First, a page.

• Jayson McDonald wowed audiences at last year’s Fringe with his hit Giant Invisible Robot. By the time I decided to go see it, the shows were sold out. This year, I made sure Boat Load was one of the first I checked out. I made a wise choice because he has another hit on his hands.

    Boat Load, exciting and new, come aboard we're expecting you.
  • Does anyone remember indie director Gus Van Sant's 1998, shot-by-shot, remake of Alfred Hitchcock's Psycho?

    Swimming to Cambodia: an exercise in why?
  • The Play:
    The Skinny Presents: Adventures In X-Ray Theatre, written and performed by Vancouver-based Jackie Blackmore, Michael John Unger and Darren Williams. They did not wear pants throughout their show - unlike the panel of reviewers you are about to meet.

    They're skinny and they don't like to wear pants.
  • A war. The sacrifice of a mother’s first born. The murder of a son protecting his sister. A love in exile. The disgrace of a noble general. Titus Andronicus starts off with enough conflict and blood in the first scene to have you checking for daggers in your own back.

    What's for dinner? Titus Andronicus: Jennifer Lines, Russell Roberts, Julien Galipeau, Bob Frazer; Photo: David Blue
  • In Metamorphoses Theatre Company's production of Chicago playwright Mary Zimmerman's Metamorphoses (based on Ovid’s myths of the same name), the ten actors constantly circle into and out of pool of waist-high water - a backyard children's pool edged with stairs and a faux-stone "deck" that functions as the stage.

    Pomona (Michelle Kim) caught in a moment of doubt. Photo: Alan Katowitz
  • (never underestimate) The Power, presented by One Reed Theatre and directed by Paul Thompson, is constructed from a series of monologues/vignettes created by writer-performers, Evan Webber, Frank Cox-O’Connel and Megan Flynn. An exploration of how three different characters were effected by and perceived the August 2003 Blackout (never underestimate) The Power, is set on Toronto’s Queen Street West on the day the power went out.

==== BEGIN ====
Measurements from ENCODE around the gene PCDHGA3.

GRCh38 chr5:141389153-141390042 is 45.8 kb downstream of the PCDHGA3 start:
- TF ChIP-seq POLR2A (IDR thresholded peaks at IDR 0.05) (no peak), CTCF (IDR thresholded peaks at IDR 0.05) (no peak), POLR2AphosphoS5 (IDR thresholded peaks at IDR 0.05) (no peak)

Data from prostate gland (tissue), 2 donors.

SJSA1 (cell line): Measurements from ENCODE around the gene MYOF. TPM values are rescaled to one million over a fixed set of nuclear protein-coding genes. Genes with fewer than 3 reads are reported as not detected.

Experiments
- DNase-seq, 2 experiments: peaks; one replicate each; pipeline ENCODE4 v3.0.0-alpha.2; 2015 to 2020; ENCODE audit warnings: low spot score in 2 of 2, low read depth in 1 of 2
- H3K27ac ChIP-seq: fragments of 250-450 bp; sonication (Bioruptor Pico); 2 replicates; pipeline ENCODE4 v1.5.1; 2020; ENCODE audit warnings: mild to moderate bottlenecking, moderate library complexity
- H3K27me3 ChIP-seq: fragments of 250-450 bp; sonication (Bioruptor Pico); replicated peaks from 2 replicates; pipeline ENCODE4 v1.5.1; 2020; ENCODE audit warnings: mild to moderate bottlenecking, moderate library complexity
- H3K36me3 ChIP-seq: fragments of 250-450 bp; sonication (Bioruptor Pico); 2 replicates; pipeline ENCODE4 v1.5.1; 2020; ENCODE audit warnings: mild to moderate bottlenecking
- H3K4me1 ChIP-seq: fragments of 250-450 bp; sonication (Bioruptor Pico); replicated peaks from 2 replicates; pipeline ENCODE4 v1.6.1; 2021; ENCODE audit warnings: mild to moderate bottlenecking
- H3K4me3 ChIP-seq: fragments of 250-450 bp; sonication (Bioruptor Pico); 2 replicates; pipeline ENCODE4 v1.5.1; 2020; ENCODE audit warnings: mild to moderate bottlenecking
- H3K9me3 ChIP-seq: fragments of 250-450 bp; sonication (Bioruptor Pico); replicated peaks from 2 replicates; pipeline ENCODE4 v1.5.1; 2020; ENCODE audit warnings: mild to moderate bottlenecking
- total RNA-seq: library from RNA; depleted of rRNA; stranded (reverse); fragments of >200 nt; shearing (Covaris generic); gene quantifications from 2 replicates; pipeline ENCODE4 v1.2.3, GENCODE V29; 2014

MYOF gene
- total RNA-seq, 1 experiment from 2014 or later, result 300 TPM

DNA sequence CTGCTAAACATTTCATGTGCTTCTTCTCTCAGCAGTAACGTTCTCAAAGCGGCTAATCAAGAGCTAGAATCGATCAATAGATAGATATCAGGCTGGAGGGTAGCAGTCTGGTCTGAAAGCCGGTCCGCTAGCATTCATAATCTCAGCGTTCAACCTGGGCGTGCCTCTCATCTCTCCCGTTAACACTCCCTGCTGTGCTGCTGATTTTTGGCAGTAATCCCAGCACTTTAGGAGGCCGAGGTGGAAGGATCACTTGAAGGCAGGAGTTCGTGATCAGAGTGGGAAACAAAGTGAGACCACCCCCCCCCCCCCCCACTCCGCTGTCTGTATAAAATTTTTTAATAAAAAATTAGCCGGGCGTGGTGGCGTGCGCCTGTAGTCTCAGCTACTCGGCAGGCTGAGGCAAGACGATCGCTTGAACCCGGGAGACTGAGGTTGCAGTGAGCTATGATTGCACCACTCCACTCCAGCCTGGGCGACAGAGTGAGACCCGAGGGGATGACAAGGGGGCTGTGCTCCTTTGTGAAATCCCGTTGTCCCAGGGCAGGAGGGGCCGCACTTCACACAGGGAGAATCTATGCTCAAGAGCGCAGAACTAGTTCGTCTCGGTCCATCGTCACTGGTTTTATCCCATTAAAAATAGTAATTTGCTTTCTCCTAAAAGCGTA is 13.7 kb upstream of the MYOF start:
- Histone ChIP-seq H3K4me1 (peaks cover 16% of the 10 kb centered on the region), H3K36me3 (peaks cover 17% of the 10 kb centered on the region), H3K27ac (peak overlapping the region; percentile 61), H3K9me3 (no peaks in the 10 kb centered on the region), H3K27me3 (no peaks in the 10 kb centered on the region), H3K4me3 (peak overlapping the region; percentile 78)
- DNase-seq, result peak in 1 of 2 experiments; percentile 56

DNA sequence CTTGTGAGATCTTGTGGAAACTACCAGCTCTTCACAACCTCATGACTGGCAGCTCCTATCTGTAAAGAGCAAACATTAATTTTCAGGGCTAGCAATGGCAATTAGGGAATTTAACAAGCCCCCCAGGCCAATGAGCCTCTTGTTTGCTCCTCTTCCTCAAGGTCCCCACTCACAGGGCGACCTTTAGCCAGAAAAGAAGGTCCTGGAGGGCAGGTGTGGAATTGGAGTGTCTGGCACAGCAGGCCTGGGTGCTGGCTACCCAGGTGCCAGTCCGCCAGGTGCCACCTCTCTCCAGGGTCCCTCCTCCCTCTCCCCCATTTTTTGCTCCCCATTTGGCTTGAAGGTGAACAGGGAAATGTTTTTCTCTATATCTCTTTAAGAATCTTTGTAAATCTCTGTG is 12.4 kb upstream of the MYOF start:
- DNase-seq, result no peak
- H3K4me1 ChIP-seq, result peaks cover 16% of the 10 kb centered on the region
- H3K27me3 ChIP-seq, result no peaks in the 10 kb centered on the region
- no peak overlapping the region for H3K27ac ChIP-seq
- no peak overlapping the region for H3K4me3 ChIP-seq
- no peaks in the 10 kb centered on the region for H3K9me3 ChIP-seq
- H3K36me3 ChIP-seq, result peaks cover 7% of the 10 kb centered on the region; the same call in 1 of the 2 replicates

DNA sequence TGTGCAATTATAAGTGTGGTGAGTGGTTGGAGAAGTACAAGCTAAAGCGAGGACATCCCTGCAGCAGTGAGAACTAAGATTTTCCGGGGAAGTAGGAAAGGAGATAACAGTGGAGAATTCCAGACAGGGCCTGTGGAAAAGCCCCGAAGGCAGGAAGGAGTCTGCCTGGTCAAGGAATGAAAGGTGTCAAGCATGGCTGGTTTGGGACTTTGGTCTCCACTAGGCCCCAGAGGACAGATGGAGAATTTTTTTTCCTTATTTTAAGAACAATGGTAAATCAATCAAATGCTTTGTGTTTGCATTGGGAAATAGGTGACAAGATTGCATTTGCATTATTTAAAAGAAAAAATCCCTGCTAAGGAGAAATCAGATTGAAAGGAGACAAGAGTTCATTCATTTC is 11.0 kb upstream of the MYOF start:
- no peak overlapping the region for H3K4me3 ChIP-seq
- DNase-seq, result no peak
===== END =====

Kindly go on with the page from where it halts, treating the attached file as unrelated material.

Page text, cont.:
(never underestimate) the power of story-telling.
  • Why Not Theatre’s  I’m So Close It’s Not Even Funny is an exceptional piece of theatre but it’s difficult to write about as a whole because it contains so many different parts and pieces and so many different styles and ideas. The experienced company consisting of Katrina Bugaj, Troels Hagen Findsen and Ravi Jain created the piece and perform it with vigor, ease and delight.

    I'm So Close It's Not Even Funny: what time is it again?
  • Frieda has Alzheimer’s or some similar memory-impairment – her nephew, Matthew, is a drug-addicted beggar who is probably homeless – they meet every Friday in a park, or they’re supposed to but Matthew has stopped showing up or maybe never showed up (it’s not quite clear) – he makes these arrangements by phone –

    No picture.
  • Maybe it should be called the Sixth Sense effect. For the third review in a row, I feel obligated to issue a spoiler warning for something that happens in the final reel – er last scene – that impacts on the whole work. Fortunately, there’s no bloodshed involved in the reveal that is meant to unlock meaning in this three-hander.

    Ablaze: Rosa Laborde and Jayne Collins play sisters with bite
  • Does the modern world disappoint you at times? Especially when a consumerist society suggests that bought beauty is equal to integrity? Or when liberalism (a big hug to JS Mill) has been subverted by infantilism?

    Vaughn Jones & Leslie Brownlee as Eros & Psyche - the perfect couple. Photo: Pink Monkey